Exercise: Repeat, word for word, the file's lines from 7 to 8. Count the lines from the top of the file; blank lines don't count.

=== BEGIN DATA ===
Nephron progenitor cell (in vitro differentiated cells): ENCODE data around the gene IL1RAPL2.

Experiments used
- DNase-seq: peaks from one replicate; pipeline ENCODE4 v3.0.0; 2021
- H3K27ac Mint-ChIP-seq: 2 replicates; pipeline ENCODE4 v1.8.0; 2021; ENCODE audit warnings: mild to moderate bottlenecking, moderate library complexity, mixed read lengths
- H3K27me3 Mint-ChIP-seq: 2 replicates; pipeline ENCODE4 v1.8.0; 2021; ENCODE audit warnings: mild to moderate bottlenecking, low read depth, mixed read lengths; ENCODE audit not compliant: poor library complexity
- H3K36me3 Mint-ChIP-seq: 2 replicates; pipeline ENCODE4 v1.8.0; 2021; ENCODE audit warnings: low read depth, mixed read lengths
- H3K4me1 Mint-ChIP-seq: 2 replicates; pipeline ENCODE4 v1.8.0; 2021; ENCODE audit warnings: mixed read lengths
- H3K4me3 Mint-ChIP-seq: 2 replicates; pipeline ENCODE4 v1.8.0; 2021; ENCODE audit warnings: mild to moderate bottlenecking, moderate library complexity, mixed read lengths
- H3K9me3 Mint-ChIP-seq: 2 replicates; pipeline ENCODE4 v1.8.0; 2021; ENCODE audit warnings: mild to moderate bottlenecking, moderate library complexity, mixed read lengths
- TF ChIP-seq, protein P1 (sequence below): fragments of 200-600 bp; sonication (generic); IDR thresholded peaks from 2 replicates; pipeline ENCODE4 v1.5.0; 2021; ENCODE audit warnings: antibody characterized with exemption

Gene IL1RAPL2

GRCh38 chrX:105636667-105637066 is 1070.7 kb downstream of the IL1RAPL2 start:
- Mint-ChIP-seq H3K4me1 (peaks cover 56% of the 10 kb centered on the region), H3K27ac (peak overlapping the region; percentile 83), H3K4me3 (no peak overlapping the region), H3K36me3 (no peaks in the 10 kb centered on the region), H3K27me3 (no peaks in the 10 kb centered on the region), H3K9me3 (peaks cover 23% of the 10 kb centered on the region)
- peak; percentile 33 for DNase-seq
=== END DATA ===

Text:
- H3K4me1 Mint-ChIP-seq: 2 replicates; pipeline ENCODE4 v1.8.0; 2021; ENCODE audit warnings: mixed read lengths
- H3K4me3 Mint-ChIP-seq: 2 replicates; pipeline ENCODE4 v1.8.0; 2021; ENCODE audit warnings: mild to moderate bottlenecking, moderate library complexity, mixed read lengths